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How the IRA Affects the Built Environment
The IRA’s encouragement of investments into profitable growth sectors by offering tax relief for profits over a defined period has implications for the built environment as it can stimulate investments in sustainable infrastructure, green technologies, and eco-friendly construction methods.
In short, the act offers a multi-pronged approach to influencing the built environment:
Promotion of Cleaner Materials: Concrete and steel, fundamental materials in modern construction, are significant contributors to embodied carbon, accounting for around 50% of total material emissions in commercial projects3. Therefore, these hefty contributors are now under the spotlight and the Inflation Reduction Act passed funding provisions that are set to stimulate the production and adoption of cleaner alternatives or more sustainable production methods2.
Incentive-Led Sustainability: The legislation earmarks almost $250 billion in tax credits to bolster clean electricity, encourage the purchase of electric vehicles, and incentivize homeowners to enhance their home's energy efficiency1. Such incentives are likely to drive a wave of sustainable retrofits and green construction projects.
Regulatory Signals: While the IRA itself does not regulate embodied carbon, the Inflation Reduction Act climate provisions place significant financial commitments in this direction and provide a clear hint towards the industry’s expected trajectory. With federal procurement now geared towards low-carbon products, manufacturers will experience a shift in demand, prompting them to prioritize sustainable solutions.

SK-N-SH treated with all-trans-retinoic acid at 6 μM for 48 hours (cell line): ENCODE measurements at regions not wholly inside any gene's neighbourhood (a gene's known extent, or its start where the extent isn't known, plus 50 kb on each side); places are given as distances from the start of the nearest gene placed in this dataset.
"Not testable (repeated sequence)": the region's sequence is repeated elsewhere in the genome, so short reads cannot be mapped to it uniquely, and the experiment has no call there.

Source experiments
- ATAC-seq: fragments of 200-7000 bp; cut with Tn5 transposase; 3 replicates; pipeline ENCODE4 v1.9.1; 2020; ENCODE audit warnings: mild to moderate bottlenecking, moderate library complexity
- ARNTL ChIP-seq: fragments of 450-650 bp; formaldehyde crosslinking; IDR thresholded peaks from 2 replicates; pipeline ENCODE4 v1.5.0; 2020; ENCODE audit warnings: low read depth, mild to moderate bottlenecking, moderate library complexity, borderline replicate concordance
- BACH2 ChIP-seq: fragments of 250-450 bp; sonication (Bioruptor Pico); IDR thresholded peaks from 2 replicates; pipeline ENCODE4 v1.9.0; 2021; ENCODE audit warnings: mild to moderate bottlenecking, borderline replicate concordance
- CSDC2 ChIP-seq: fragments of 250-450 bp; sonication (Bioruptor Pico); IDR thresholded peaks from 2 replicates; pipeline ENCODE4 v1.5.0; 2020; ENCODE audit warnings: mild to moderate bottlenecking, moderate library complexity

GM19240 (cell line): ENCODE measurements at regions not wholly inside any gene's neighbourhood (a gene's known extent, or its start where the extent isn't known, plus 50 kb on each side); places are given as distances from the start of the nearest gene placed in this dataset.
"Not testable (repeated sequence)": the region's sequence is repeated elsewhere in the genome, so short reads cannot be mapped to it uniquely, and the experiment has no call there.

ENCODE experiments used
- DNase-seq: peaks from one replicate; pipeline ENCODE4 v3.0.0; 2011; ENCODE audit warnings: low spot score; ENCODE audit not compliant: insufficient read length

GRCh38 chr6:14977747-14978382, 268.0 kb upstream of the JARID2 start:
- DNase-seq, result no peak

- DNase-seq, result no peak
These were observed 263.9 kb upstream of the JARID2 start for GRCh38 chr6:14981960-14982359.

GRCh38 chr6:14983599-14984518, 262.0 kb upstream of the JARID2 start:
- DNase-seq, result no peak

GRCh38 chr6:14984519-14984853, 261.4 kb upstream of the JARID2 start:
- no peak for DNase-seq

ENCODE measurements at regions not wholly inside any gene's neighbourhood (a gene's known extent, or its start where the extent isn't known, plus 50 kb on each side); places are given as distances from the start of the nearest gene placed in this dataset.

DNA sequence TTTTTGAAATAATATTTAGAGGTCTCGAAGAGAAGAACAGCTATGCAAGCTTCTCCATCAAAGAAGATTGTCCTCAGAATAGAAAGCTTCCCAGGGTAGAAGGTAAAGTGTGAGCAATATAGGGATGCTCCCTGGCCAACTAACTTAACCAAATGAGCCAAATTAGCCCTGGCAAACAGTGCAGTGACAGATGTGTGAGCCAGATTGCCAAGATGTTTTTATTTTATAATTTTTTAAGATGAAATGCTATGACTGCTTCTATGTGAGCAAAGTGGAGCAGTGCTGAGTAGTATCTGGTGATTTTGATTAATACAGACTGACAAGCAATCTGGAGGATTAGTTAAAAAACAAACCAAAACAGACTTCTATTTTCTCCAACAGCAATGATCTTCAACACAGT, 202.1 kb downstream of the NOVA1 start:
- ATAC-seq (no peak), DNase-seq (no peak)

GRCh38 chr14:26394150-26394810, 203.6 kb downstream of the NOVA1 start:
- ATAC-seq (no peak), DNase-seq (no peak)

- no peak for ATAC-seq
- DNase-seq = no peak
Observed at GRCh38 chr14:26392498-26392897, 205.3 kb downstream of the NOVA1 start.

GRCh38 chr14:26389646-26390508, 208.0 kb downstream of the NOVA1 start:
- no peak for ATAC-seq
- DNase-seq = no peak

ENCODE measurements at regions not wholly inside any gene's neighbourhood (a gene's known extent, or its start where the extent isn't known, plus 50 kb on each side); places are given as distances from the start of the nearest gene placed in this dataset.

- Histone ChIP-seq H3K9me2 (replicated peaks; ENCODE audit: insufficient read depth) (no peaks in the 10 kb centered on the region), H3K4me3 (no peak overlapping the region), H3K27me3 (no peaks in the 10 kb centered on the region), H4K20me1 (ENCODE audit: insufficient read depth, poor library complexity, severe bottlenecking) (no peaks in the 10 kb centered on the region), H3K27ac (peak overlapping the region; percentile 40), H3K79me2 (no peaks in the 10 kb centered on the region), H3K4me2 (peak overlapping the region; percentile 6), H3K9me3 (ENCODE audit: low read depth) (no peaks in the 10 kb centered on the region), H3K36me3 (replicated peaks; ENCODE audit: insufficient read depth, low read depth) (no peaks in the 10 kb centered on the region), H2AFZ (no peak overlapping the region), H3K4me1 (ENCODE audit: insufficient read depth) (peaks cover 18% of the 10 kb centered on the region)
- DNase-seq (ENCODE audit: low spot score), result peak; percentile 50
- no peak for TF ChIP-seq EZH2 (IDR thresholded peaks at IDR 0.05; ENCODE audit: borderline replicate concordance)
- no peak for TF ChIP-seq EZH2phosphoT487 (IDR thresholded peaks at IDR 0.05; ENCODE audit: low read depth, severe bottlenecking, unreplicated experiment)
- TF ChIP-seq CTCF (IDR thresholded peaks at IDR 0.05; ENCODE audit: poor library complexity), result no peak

Stimulating Innovation: With the IRA allocating $350 million to support a product carbon labeling program and Environmental Product Declaration (EPD) development support for manufacturers, there's a clear thrust towards transparency and innovation3.
The IRA and the Future Treatment of Carbon Emissions in the Built Environment
The question remains: how might the Inflation Reduction Act of 2022 reshape the industry's treatment of carbon emissions? The answer lies in its multidimensional approach:
Setting a Precedent: One of the pivotal Inflation Reduction Act key points is its emphasis on reducing embodied carbon. By placing embodied carbon on the federal agenda, the IRA has set the tone for future legislation and industry standards. It underscores the importance of looking beyond operational emissions and diving deeper into the construction process itself3